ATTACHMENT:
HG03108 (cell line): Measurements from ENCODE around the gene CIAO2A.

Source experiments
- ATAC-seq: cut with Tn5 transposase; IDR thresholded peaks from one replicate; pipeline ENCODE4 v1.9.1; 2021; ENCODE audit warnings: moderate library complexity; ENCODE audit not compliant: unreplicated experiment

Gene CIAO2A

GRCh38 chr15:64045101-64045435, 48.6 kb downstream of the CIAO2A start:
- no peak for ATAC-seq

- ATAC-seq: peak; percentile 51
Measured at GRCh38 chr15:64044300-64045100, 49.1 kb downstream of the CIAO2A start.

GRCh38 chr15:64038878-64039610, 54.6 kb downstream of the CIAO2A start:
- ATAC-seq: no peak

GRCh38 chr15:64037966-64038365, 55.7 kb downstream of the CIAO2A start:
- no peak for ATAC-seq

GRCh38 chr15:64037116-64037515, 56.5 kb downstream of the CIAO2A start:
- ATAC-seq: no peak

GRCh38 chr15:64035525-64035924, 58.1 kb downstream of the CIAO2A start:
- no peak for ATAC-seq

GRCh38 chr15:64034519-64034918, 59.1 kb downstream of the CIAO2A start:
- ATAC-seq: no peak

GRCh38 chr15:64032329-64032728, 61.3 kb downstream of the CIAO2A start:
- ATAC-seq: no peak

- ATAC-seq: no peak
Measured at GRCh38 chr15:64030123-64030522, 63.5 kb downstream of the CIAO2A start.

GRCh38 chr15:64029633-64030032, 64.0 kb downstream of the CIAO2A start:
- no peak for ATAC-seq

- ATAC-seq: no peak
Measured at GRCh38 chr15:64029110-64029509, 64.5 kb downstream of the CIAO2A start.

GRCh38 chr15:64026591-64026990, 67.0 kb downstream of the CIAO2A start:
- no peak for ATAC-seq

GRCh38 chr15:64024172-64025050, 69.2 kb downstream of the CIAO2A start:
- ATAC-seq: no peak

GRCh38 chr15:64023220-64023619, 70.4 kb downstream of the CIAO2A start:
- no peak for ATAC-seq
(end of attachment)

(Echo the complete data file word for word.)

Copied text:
HG03108 (cell line): Measurements from ENCODE around the gene CIAO2A.

Source experiments
- ATAC-seq: cut with Tn5 transposase; IDR thresholded peaks from one replicate; pipeline ENCODE4 v1.9.1; 2021; ENCODE audit warnings: moderate library complexity; ENCODE audit not compliant: unreplicated experiment

Gene CIAO2A

GRCh38 chr15:64045101-64045435, 48.6 kb downstream of the CIAO2A start:
- no peak for ATAC-seq

- ATAC-seq: peak; percentile 51
Measured at GRCh38 chr15:64044300-64045100, 49.1 kb downstream of the CIAO2A start.

GRCh38 chr15:64038878-64039610, 54.6 kb downstream of the CIAO2A start:
- ATAC-seq: no peak

GRCh38 chr15:64037966-64038365, 55.7 kb downstream of the CIAO2A start:
- no peak for ATAC-seq

GRCh38 chr15:64037116-64037515, 56.5 kb downstream of the CIAO2A start:
- ATAC-seq: no peak

GRCh38 chr15:64035525-64035924, 58.1 kb downstream of the CIAO2A start:
- no peak for ATAC-seq

GRCh38 chr15:64034519-64034918, 59.1 kb downstream of the CIAO2A start:
- ATAC-seq: no peak

GRCh38 chr15:64032329-64032728, 61.3 kb downstream of the CIAO2A start:
- ATAC-seq: no peak

- ATAC-seq: no peak
Measured at GRCh38 chr15:64030123-64030522, 63.5 kb downstream of the CIAO2A start.

GRCh38 chr15:64029633-64030032, 64.0 kb downstream of the CIAO2A start:
- no peak for ATAC-seq

- ATAC-seq: no peak
Measured at GRCh38 chr15:64029110-64029509, 64.5 kb downstream of the CIAO2A start.

GRCh38 chr15:64026591-64026990, 67.0 kb downstream of the CIAO2A start:
- no peak for ATAC-seq

GRCh38 chr15:64024172-64025050, 69.2 kb downstream of the CIAO2A start:
- ATAC-seq: no peak

GRCh38 chr15:64023220-64023619, 70.4 kb downstream of the CIAO2A start:
- no peak for ATAC-seq